The opinion of Gorsuch J for the US Supreme Court in 303 Creative LLC v Elenis 600 US __ (2023) (Opinion (pdf) | Justia) has been widely welcomed on the US political right as a victory religious rights and just as broadly deplored on the US political left as a defeat for LGBTQ+ rights. Many on both sides agree, however, that – either way – it is an important defence of free speech. I am sorry to say that it is nothing of the sort. It is a stalking horse for an approach that will have pernicious consequences for the First Amendment.
Gorsuch J for the Court (Roberts CJ, and Thomas, Alito, Kavanaugh and Barrett JJ concurring) held that the First Amendment prohibits Colorado from forcing the appellant, a designer who intended to produce customized and tailored wedding websites, to create expressive designs conveying messages with which she disagrees, such as for for same-sex marriage. He began his analysis with a paean to the First Amendment, drawn from a century of Supreme Court authority (citations omitted):
The framers designed the Free Speech Clause of the First Amendment to protect the “freedom to think as you will and to speak as you think.” … They did so because they saw the freedom of speech “both as an end and as a means.” … An end because the freedom to think and speak is among our inalienable human rights. … A means because the freedom of thought and speech is “indispensable to the discovery and spread of political truth.” … By allowing all views to flourish, the framers understood, we may test and improve our own thinking both as individuals and as a Nation. For all these reasons, “[i]f there is any fixed star in our constitutional constellation,” … it is the principle that the government may not interfere with “an uninhibited marketplace of ideas,” …
Going from the general to the specific, he continued in this vein, affirming that the First Amendment protects freedom of speech “regardless of whether the government considers such speech “sensible and well intentioned or deeply ‘misguided,’ … and likely to cause ‘anguish’ or ‘incalculable grief,’ …” and that “the government may not compel a person to speak its own preferred messages”.
Noble sentiments all. What’s not to like? Stipulate that the wedding websites the appellant intends to create involve her speech; accept that Colorado seeks to compel speech she does not wish to provide. Even so, something is missing; there is a dog that has not barked; and that’s what’s not to like. In the Sherlock Holmes short story “The Adventure of Silver Blaze” (The Strand, December 1892 (pdf)), a famous race-horse was stolen and his trainer was killed. Inspector Gregory of Scotland Yard asked Holmes: “Is there any other point to which you would wish to draw my attention?”. Holmes replied “To the curious incident of the dog in the night-time”. Gregory, presumably a bit testily, observed that: “The dog did nothing in the night-time”. Holmes commented, presumably knowingly: “That was the curious incident”. As Holmes later explained, “I had grasped the significance of the silence of the dog, … Obviously the midnight visitor was someone whom the dog knew well”. Similarly, here, there is a very important – indeed, ominous – silence. In the court below (6 F4th 1160 (10th Cir, 2021)), the majority of the Court of Appeals for the Tenth Circuit (Briscoe J, Murphy J concurring; Tymkovich CJ dissenting) held that, although the appellant’s First Amendment rights were engaged, the State satisfied strict scrutiny: Colorado had a compelling interest in ensuring equal access to publicly available goods and services, and no option short of coercing speech could satisfy that interest. Gorsuch J acknowledged en passant that governments have a “compelling interest” in eliminating discrimination in places of public accommodation (slip op, at 12), but this was not in the context of considering whether the Colorado law survived strict scrutiny or – for that matter – any standard of scrutiny at all. Indeed, he did not undertake any such analysis. It was sufficient for him that the appellant’s speech rights were engaged.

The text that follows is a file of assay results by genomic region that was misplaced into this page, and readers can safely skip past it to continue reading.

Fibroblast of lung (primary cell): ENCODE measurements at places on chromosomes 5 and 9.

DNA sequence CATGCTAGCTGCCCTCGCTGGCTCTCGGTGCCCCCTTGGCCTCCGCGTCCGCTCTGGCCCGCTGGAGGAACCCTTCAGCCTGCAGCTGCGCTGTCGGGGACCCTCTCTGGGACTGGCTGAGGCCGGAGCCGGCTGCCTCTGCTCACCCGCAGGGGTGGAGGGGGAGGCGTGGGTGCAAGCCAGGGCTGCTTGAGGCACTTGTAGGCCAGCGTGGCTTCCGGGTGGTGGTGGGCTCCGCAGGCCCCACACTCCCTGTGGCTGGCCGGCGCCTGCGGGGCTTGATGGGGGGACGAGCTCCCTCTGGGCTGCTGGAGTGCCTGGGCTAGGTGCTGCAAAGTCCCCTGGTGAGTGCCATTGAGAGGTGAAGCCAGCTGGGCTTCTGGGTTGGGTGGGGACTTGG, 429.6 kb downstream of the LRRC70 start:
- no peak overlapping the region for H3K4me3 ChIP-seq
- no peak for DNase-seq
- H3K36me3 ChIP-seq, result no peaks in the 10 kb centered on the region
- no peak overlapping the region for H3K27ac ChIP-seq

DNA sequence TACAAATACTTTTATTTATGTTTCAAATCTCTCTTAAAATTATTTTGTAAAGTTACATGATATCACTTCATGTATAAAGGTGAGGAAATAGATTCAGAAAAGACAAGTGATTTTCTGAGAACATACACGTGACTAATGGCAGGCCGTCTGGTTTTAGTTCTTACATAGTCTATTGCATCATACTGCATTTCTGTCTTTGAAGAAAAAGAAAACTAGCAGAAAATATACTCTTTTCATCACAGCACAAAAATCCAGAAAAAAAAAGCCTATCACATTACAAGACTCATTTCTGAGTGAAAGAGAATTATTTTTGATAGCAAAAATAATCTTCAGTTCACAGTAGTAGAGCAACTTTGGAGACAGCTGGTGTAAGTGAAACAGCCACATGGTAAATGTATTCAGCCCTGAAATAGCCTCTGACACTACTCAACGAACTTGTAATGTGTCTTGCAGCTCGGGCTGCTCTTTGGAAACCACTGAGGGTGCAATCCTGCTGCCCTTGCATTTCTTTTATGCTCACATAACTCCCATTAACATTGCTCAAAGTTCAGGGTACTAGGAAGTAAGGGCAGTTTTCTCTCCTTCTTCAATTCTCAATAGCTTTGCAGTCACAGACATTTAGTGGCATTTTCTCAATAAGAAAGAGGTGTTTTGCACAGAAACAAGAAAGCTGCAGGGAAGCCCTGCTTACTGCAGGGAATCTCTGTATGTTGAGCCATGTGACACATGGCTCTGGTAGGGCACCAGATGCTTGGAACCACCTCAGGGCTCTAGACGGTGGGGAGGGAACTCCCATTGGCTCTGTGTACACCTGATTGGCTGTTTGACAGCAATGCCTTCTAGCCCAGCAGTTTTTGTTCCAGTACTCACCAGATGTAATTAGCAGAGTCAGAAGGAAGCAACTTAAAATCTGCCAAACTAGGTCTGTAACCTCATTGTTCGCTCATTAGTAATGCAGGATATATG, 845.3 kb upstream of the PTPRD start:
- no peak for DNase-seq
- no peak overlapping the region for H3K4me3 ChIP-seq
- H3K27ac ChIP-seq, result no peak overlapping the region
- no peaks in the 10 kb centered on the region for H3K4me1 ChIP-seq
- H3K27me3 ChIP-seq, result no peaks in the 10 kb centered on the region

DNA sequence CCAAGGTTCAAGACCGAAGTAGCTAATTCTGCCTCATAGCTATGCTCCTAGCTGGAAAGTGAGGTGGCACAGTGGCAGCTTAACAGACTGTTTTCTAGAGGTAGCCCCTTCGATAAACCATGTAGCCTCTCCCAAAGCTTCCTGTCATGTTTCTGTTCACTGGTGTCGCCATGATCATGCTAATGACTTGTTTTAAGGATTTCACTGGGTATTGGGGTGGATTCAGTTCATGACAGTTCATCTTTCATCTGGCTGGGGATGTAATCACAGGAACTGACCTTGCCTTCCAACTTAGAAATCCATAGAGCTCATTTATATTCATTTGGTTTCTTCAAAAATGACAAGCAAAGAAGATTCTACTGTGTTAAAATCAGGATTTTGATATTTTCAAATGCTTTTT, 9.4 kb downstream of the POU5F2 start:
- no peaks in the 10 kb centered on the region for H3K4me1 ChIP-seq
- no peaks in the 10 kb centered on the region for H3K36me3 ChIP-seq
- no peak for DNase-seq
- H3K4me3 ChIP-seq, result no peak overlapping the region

I had thought it that it was a truth, universally acknowledged, that a restriction upon a right may be justified by satisfying a standard of scrutiny. Even Gorsuch J knows this. Only the previous day, he had joined the opinion of the Chief Justice for the Court in Students for Fair Admissions, Inc v President and Fellows of Harvard College 600 US __ (2023) (Opinion (pdf) | Justia) in which Roberts CJ held that race-based admissions programs did not survive strict scrutiny. Gorsuch J largely considered statutory matters in his concurrence; but, when he turned to constitutional considerations, he noted that the Court’s opinion requires that “strict scrutiny’s demanding standards” have to be met (slip op, at 22). And, in 303 Creative itself, in describing the decision in the Tenth Circuit, he said that the majority reasoned that “Colorado had to satisfy ‘strict scrutiny’ before compelling speech from … [the appellant] that she did not wish to create” (slip op, at 6). Given all of this, his failure to examine a standard of review such as strict scrutiny cannot have been an oversight. He deliberately failed to engage with standards of scrutiny in this case. This is the dog did not bark; and it is telling.